The racism, power struggle oppression is more consistent, but with the foundation that the hāri came and tried to take over nearly  90 years ago makes it hard to feel too bad for them.  They tried to occupy and now are enslaved.  Neither is ideal, but why didn’t they just go back? We aren’t talking more than one generation, it is the “crimes of their grandfathers,” they had a home, they were kicked out, they should leave.  Yes, I know they are human and racism is wrong, my point is a literary one, that the foundation should have been stronger, more detailed.

The love interest I also felt was lacking, Darian comes out of nowhere, they are in love, he gives her his heart so he is saved, I didn’t feel the tension, I didn’t get it, not at all.  It was forced and cheesy and I just know he kept getting hurt, they would kiss, and then he was back to getting hurt or possessed or something, had no personality what so ever.

The seal of Prophet Sulaiman and the hundreds of pieces of it didn’t sit right with me, nor the jinns being smoky and eating corpses.  I truly don’t understand why very real Islamic concepts were brought in and twisted.  Why not just create your own characters and say they were loosely inspired.  I felt like the religious rep and OWN voice kept one foot in the religious inspired world and one in the fantasy is fiction so I can do what I want, and it didn’t work for me.  I think it crossed in to being disrespectful, and had the author not identified herself as Muslim, I would have been furious as the book reads like an outsider who doesn’t get that jinn are real, Prophet Sulaiman was real, sihr is real, the ghaib is real.  It really needed some some clarification on where the story existed and where the religion or religious inspiration started and stopped.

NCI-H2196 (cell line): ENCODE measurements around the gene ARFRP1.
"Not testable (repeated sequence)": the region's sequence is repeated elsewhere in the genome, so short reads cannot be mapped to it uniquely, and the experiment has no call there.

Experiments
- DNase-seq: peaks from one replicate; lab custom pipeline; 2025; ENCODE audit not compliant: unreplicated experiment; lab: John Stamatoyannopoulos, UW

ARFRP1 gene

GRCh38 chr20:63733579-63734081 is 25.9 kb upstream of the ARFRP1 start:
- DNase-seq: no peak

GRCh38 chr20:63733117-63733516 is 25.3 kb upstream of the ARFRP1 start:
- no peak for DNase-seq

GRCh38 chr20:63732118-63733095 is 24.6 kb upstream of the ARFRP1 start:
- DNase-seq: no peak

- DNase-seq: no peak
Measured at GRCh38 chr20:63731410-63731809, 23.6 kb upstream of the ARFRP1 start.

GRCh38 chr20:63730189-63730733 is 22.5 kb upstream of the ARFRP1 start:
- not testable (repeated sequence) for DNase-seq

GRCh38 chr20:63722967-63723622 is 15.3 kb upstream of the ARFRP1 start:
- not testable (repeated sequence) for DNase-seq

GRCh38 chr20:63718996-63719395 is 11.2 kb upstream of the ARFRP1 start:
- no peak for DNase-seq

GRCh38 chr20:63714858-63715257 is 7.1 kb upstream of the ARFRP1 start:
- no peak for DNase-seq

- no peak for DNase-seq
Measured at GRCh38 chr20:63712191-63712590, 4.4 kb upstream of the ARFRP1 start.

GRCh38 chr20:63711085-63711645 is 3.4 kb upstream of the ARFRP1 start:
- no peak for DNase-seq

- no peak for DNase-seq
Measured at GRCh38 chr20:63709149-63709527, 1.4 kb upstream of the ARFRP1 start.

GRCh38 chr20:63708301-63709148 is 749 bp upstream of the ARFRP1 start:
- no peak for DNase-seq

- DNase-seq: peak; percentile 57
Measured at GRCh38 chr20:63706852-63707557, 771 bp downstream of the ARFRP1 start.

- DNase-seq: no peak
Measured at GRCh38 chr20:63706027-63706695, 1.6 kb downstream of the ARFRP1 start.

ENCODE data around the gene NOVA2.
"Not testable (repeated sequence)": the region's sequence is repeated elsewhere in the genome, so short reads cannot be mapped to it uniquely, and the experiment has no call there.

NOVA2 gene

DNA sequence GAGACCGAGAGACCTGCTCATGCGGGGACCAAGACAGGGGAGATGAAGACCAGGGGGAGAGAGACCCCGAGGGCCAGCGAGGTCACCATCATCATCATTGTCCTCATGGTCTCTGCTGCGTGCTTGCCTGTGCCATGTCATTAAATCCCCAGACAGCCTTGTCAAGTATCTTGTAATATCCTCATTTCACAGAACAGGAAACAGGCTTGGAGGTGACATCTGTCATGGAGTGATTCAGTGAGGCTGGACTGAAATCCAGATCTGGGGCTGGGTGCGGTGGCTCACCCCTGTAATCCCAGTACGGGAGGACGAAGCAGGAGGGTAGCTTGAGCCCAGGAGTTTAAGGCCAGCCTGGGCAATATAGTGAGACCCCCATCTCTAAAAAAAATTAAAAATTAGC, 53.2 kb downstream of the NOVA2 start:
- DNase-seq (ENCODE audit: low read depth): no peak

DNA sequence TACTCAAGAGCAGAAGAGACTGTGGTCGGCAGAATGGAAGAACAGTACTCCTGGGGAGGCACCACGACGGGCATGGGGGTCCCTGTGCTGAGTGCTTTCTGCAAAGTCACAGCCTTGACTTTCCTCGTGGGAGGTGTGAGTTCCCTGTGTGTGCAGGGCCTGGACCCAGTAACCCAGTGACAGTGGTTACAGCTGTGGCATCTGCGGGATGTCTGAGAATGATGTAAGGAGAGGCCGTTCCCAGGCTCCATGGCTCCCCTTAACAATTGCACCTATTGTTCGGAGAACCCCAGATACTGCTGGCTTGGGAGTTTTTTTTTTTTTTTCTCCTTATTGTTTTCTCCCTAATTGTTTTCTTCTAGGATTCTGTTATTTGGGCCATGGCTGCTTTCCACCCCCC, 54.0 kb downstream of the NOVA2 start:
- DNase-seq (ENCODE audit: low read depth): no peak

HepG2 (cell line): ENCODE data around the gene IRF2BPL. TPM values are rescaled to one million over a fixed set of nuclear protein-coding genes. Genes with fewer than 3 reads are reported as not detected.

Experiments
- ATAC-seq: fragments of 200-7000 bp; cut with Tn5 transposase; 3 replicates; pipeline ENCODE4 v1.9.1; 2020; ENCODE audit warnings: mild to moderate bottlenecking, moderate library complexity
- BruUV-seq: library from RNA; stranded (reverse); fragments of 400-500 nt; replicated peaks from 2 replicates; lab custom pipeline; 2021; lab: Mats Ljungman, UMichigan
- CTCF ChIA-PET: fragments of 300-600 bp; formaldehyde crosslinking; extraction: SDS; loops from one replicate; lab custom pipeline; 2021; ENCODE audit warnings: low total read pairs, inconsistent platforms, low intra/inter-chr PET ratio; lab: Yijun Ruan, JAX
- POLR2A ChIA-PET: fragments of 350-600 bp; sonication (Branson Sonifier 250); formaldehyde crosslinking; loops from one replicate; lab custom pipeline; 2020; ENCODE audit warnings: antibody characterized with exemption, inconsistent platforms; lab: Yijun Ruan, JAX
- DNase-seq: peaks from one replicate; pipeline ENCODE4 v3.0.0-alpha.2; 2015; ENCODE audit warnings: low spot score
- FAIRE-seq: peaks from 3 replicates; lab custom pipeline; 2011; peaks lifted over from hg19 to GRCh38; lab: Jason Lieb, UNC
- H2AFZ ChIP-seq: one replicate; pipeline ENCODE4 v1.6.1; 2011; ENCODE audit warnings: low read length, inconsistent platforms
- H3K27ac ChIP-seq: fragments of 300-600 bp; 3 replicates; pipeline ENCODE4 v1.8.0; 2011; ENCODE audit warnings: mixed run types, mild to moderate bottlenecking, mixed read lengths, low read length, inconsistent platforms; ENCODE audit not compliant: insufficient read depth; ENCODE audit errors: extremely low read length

The trans character is worth highlighting because it does touch into Islamic rulings regarding hijab, even though we don’t know if Anam or any of the characters are Muslim. Anam is born a male, but leaves her family of exorcists and is a leader of the Wazeem as a female. She presents as a female, but when she enters a room where numerous Wazeem women are changing many hide, draw their hijabs, make horrified gestures etc., it has to be explained to Khadija why this is.  It does not bother Khadija. Story wise it is a critical point because the Jinniya Queen Mardzma is the queen of female warriors and it is unknown if Anam would be seen as female or male. When Anam went from being an exorcist to the greatest human warrior present is beyond me, but there was a lot of assumptions you had to accept while reading.


Death, erroneous religious rep, kissing, murder, killing, lying, torturing, threat of sexual assault, murder, coming back from the dead, oppression, racism, trans, misogyny, abuse, hetero relationships, stealing.


I would not shelve this book in an Islamic school library or classroom, nor would I use it as a book club selection.  Although if my local public library or some adult Muslims read it and were planning to discuss, I would join to hear their thoughts about it.  I would not be able to lead, but I would enjoy picking it apart with others.

The book releases shortly, just because it didn’t work for me, if you think it sounds like something you would like, you can preorder and purchase it HERE.